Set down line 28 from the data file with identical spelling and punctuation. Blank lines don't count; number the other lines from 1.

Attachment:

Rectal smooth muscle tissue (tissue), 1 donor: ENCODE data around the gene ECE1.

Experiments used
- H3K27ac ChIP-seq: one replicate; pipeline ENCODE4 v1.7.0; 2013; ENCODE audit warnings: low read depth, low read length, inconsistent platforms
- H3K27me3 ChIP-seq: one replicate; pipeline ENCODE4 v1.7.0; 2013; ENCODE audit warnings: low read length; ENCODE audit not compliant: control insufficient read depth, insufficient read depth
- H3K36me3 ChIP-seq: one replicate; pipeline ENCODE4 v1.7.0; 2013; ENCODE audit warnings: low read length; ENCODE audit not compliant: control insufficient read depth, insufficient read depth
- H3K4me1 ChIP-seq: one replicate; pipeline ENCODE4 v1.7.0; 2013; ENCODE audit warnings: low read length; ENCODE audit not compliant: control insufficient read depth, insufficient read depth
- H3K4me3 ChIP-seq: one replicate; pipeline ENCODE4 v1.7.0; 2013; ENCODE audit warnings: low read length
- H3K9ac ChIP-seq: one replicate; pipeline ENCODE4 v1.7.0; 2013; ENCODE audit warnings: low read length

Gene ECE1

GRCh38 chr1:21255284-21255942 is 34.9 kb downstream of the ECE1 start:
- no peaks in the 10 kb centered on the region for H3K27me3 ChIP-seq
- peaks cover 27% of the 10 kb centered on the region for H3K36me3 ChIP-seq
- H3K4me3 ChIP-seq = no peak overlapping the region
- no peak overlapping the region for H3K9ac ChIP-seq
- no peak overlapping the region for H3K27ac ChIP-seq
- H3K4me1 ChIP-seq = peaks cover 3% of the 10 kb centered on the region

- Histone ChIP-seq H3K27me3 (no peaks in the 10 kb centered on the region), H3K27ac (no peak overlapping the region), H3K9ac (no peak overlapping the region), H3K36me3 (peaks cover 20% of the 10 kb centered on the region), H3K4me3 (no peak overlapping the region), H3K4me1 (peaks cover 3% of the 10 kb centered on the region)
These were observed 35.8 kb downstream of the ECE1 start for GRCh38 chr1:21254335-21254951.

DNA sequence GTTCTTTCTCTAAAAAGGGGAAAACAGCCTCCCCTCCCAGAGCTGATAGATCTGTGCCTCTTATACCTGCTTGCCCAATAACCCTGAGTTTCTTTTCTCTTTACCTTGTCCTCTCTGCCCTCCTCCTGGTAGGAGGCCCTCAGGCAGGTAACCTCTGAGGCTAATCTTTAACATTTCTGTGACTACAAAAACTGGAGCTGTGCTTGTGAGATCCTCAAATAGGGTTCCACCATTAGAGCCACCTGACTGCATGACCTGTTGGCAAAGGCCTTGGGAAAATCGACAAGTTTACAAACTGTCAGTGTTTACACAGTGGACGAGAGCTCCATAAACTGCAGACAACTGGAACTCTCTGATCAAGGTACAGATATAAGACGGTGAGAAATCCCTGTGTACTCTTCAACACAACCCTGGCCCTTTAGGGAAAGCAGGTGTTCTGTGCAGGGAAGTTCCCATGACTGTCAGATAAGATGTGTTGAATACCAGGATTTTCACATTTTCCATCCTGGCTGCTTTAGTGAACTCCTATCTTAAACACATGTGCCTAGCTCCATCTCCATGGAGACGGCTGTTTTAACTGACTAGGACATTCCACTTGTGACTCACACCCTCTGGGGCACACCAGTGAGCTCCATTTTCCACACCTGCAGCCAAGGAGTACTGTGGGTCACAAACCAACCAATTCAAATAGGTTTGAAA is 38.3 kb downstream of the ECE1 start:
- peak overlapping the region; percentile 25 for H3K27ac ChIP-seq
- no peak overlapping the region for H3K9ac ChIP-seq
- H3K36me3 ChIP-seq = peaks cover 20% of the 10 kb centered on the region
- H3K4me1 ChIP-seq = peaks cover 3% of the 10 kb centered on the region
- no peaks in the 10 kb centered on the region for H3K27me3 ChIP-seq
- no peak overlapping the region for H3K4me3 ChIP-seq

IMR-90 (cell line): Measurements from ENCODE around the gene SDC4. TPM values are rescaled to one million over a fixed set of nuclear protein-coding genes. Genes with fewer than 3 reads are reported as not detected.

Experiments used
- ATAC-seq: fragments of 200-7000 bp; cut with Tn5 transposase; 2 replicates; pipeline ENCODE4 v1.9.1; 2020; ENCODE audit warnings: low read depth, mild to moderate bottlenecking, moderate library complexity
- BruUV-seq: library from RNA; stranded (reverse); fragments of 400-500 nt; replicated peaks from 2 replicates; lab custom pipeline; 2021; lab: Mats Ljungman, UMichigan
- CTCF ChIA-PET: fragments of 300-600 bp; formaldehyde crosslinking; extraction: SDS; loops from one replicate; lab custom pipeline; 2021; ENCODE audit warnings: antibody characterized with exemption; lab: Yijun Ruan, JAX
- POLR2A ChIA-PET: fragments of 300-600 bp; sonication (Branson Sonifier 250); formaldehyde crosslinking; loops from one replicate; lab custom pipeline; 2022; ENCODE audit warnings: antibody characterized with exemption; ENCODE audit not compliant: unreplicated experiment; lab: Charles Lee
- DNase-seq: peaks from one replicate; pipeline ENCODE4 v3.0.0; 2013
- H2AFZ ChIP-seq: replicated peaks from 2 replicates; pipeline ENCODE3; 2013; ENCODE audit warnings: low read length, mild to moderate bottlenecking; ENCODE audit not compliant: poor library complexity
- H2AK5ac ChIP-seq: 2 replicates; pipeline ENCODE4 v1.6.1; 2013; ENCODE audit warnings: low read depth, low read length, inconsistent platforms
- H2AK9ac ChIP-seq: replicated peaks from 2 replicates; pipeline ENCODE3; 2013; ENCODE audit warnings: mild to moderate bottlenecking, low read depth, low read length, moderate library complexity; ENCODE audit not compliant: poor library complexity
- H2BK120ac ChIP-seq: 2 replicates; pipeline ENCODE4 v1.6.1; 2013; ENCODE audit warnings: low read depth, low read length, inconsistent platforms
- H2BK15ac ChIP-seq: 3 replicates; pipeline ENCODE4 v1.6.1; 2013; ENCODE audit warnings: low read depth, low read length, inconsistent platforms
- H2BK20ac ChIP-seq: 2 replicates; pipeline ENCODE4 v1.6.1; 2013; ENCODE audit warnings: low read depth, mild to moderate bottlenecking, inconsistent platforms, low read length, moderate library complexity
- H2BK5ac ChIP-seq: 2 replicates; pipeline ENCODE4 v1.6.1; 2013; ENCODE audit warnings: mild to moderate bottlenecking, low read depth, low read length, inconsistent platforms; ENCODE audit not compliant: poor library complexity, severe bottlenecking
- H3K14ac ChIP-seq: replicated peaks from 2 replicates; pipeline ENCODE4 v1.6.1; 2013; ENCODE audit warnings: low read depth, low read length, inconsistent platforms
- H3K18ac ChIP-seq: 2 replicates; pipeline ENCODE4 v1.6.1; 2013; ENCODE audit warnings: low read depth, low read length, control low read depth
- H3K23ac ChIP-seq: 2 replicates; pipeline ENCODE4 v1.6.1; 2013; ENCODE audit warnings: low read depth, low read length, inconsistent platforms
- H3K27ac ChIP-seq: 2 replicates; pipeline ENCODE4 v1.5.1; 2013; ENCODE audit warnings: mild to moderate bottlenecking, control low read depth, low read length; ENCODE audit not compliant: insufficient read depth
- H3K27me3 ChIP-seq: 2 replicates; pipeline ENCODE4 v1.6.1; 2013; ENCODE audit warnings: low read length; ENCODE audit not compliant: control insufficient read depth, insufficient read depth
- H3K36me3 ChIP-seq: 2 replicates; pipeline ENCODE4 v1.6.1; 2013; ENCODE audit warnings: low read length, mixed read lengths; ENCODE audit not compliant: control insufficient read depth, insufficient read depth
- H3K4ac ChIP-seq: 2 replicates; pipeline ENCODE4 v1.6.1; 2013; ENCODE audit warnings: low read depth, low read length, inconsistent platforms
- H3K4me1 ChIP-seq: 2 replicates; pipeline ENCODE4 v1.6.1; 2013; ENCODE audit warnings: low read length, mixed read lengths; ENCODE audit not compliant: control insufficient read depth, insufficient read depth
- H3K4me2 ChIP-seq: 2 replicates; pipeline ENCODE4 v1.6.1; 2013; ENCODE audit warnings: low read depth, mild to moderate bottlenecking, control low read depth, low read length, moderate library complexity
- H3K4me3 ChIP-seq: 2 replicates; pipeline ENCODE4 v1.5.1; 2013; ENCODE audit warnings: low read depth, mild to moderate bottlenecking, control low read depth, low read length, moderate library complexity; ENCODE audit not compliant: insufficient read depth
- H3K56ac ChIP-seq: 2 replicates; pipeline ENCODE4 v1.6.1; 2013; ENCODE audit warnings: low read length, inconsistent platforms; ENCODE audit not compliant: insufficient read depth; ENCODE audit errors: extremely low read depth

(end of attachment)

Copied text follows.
- ATAC-seq: fragments of 200-7000 bp; cut with Tn5 transposase; 2 replicates; pipeline ENCODE4 v1.9.1; 2020; ENCODE audit warnings: low read depth, mild to moderate bottlenecking, moderate library complexity